There is enough actual persecution of Christians in various parts of the world. Why are we inventing this nonsense? This is like that thing in California where a Bible study was “busted” and prevented from assembling because of zoning and other concerns, but it was posted everywhere as a violation of freedom of religion. It was said many times- I never thought I'd see that in my lifetime!"
I say this not to bash Christians or evangelism, but as a reminder to be careful about how you do it. There is a tactful and respectful way to approach any topic. Sometimes this is lost in an effort to be direct and clear. Or other reasons. I don't really know.
I commented on something on the web about the “Ground Zero mosque” (Park51/ Cordoba Project) and the person brought up this video of possible Christian persecution by not so much Muslims as Dearborn police who are overly protective of Muslims because obviously Muslims have taken over Dearborn- if you believe some people…
‘Sharia Law in Dearborn Michigan’
(And by sharia, they mean that you can’t evangelize or that Christianity is restricted. What sharia really means, most people are clueless. Including me.)
The video shows people passing out part of the Bible outside what they call a Muslim festival (15th annual Arab International Festival). They are swarmed by police and arrested. That definitely could look like a violation of rights.
I had a sneaking suspicion that it wasn’t the whole story. And it wasn’t.
Upon further investigation, the group called Acts 17 Apologetics was harassing people in many cases and caused an angry incident/confrontation either in 2009 or this year. This year, the police were called when a (non-Muslim?) festival worker was being harassed and videotaped. The group kept returning to the site and nearby area to see how close the police would let them get. Never mind that they could have gotten a booth inside the event and spoken and leafleted til their hearts were content. Or, they could invite a Muslim leader or individual to a debate or series of debates. Or offer to study and exchange beliefs together - a group of themselves with a group of Muslims. But, no, they chose a more confrontational method that got them in trouble.
And everyone’s upset about the police not allowing the filming. That’s not new. Some states have laws against it. Here’s an interesting NPR piece I heard recently on this topic: http://www.npr.org/templates/story/story.php?storyId=128387108
I found bringing this up completely irrelevant to the mosque debate. Those Muslims weren’t harassing people, disregarding laws, leafleting, or attending Christian events to convert them to Islam. They are praying there now and want to build a community center and mosque.
In addition to also lumping this with the Park 51 mosque issues, Gingrich has this to say:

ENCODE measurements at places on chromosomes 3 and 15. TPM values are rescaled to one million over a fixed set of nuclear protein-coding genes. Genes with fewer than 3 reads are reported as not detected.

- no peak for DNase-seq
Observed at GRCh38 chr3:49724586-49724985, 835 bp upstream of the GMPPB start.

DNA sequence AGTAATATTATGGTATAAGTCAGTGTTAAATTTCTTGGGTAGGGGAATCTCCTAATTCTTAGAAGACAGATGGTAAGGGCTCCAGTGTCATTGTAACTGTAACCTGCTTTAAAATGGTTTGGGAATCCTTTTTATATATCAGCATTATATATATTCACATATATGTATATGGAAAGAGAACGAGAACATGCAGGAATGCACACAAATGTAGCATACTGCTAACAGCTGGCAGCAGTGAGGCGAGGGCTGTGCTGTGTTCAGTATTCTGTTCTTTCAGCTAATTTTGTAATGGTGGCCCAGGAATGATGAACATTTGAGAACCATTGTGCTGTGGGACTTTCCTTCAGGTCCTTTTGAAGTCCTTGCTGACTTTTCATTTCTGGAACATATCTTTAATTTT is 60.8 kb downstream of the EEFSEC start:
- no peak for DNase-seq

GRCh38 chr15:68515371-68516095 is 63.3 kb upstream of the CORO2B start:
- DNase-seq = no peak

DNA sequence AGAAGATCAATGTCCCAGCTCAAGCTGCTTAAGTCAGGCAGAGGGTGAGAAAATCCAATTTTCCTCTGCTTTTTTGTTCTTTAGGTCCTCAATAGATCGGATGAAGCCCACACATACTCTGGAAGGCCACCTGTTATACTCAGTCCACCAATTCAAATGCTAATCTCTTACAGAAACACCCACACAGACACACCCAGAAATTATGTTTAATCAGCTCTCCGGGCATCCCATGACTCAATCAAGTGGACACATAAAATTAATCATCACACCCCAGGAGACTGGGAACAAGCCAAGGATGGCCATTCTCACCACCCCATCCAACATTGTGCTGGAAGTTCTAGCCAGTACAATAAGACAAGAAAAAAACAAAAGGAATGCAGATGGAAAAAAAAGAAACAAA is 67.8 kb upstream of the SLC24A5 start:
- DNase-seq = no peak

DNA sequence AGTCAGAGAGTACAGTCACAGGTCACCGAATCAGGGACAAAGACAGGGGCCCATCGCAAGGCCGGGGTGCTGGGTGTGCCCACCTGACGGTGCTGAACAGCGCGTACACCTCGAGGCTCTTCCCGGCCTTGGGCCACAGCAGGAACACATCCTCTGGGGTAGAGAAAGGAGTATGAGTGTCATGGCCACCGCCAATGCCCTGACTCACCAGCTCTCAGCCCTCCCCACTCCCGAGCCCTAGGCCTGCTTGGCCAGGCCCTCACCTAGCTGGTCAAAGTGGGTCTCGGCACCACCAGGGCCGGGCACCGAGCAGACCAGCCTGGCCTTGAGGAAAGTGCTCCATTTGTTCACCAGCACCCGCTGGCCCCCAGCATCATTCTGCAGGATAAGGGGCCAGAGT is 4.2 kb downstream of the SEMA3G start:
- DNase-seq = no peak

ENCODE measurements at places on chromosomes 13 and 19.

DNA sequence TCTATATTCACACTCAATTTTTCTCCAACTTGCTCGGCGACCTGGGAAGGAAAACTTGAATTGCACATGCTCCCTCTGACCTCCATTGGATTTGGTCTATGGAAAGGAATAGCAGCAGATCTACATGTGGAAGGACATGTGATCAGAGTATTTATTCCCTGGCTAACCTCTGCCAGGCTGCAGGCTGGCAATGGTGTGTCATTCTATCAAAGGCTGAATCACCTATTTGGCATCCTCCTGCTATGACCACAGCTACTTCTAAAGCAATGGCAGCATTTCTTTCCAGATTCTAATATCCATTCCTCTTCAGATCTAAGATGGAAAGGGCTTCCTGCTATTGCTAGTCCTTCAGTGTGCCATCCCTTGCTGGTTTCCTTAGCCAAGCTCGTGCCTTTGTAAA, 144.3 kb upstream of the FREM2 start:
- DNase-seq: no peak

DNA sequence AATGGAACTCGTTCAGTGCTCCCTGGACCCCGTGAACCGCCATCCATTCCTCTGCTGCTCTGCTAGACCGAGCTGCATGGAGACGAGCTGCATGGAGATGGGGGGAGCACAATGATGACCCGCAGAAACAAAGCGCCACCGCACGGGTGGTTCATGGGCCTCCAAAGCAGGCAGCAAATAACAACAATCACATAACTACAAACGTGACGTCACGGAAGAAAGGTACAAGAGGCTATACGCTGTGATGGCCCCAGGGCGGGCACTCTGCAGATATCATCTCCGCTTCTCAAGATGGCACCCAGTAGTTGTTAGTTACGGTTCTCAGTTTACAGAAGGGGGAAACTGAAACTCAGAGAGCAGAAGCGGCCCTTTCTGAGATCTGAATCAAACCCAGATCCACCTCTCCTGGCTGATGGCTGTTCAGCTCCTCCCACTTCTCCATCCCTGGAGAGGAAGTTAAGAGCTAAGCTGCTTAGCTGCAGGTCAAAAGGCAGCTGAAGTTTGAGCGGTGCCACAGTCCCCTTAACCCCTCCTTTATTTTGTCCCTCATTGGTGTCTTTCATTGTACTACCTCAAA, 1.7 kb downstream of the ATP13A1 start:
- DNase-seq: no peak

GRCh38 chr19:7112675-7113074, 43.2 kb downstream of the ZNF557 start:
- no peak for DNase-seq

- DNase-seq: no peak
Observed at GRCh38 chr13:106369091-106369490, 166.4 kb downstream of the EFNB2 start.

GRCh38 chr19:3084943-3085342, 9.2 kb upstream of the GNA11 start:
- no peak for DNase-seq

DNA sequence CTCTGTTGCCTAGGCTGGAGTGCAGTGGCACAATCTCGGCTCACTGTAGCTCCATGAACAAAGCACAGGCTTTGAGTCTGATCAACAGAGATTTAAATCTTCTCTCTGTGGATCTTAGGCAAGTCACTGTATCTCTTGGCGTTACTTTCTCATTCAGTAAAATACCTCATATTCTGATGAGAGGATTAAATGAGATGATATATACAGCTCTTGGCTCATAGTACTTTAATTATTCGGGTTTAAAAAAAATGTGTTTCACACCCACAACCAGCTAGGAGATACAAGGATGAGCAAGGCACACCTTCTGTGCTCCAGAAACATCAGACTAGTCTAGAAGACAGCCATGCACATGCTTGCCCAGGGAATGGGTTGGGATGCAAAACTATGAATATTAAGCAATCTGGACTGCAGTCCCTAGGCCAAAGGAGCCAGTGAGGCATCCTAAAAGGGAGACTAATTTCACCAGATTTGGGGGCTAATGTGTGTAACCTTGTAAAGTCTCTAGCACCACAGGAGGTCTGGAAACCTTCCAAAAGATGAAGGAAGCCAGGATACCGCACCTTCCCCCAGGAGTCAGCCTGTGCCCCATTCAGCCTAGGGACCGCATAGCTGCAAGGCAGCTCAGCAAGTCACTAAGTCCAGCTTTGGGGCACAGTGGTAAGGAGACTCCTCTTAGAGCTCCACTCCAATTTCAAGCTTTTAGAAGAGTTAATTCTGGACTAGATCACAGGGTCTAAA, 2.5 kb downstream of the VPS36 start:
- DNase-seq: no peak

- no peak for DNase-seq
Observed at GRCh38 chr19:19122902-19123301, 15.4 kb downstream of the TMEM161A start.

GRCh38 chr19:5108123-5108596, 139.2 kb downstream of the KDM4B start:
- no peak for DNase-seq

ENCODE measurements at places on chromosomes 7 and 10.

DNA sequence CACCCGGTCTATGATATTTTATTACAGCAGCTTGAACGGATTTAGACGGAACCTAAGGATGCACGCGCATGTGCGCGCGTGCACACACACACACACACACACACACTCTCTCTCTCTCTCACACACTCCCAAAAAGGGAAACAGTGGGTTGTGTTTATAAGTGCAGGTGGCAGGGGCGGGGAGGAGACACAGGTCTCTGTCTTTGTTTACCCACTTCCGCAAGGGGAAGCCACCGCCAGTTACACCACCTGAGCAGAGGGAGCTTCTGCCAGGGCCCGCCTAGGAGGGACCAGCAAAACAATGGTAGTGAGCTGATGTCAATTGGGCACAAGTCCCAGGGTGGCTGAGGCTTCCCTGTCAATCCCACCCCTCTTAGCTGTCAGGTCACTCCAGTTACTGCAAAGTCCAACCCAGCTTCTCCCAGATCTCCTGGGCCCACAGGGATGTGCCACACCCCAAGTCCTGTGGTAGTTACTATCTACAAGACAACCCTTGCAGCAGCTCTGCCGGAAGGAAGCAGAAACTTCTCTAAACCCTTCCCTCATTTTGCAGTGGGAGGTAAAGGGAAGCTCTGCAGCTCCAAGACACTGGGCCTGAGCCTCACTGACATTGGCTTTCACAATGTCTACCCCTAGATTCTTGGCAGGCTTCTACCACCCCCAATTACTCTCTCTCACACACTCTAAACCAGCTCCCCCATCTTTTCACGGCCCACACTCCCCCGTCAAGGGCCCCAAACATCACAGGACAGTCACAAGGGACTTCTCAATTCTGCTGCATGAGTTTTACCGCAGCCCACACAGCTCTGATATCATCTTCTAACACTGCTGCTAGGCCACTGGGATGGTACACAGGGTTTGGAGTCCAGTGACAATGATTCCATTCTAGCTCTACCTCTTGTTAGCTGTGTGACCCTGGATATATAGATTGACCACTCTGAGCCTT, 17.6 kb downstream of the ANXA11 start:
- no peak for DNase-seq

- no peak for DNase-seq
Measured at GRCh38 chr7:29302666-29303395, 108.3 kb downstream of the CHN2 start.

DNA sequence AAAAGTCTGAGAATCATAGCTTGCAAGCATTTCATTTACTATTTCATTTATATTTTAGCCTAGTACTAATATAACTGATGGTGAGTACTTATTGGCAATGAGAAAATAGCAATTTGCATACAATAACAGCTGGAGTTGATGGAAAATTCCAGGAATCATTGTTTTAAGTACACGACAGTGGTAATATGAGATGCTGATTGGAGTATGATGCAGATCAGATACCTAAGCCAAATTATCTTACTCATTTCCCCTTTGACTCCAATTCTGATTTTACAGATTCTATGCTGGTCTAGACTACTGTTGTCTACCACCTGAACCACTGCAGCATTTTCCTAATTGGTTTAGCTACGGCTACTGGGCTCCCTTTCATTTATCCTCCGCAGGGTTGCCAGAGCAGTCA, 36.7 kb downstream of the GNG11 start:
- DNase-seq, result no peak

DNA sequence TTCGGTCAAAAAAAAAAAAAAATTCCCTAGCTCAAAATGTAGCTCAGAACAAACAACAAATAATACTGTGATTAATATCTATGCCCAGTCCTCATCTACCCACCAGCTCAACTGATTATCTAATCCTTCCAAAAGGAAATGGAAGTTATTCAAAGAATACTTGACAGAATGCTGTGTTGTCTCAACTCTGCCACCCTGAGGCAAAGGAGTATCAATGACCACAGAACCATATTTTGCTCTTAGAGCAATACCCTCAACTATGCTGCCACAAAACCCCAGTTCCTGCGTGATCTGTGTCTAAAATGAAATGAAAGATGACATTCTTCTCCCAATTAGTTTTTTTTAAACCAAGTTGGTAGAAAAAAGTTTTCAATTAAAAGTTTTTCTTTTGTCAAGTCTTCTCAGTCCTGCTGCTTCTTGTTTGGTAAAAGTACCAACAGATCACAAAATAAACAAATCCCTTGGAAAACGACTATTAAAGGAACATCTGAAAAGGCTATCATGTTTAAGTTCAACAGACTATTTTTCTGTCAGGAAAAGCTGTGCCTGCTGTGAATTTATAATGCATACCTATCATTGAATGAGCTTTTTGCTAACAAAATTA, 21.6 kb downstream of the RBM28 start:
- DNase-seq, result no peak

Newt Gingrich continues to demonstrate his unusual (for a politician) awareness of the stealth jihad threat. In this case, he quite rightly points out that Christians trying to preach to Muslims or convert them to Christianity is not illegal under U.S. law; it is only illegal under Sharia.
Most of what I saw when I googled Christians arrested at Dearborn festival were blogs and news items sensationalizing this and seizing on the fact that Christians were arrested and “all they were doing” was passing out copies of the Gospel of John. All the usual suspects picked up the story.
Very few bothered to see if there were other circumstances. What is the background info? What are the rules in Detroit for gathering? What are the rules in Detroit when a festival is present? Who is this missionary group and what is their track record?
The city’s response:
Arrests at Arab Fest a Matter of Public Safety
The mayor’s 5 page letter of response, including background info:
Here’s a Muslim weighing in on the issue of the so-called missionaries arrested by Dearborn police. He includes bits of the police reports that prove preaching lovingly to Muslims weren’t “all they were doing.”
Here are some interesting points made by a ( I assume) former Muslim whose site most likely aims to find holes in Islam’s teachings. I don’t know much about it. I know even less about the incident surrounding a Mr. Caner to which he goes into detail in this post, however.
The points critical of the missionaries are interesting and telling (and maybe more honest?), given what his site aims to do.
In this blog, the person was first critical of Dearborn police, wrote the Department, got a letter back (I assume it’s the 5 page letter the mayor put out- see above), and found that there were details she hadn’t considered and maybe was too quick to judge: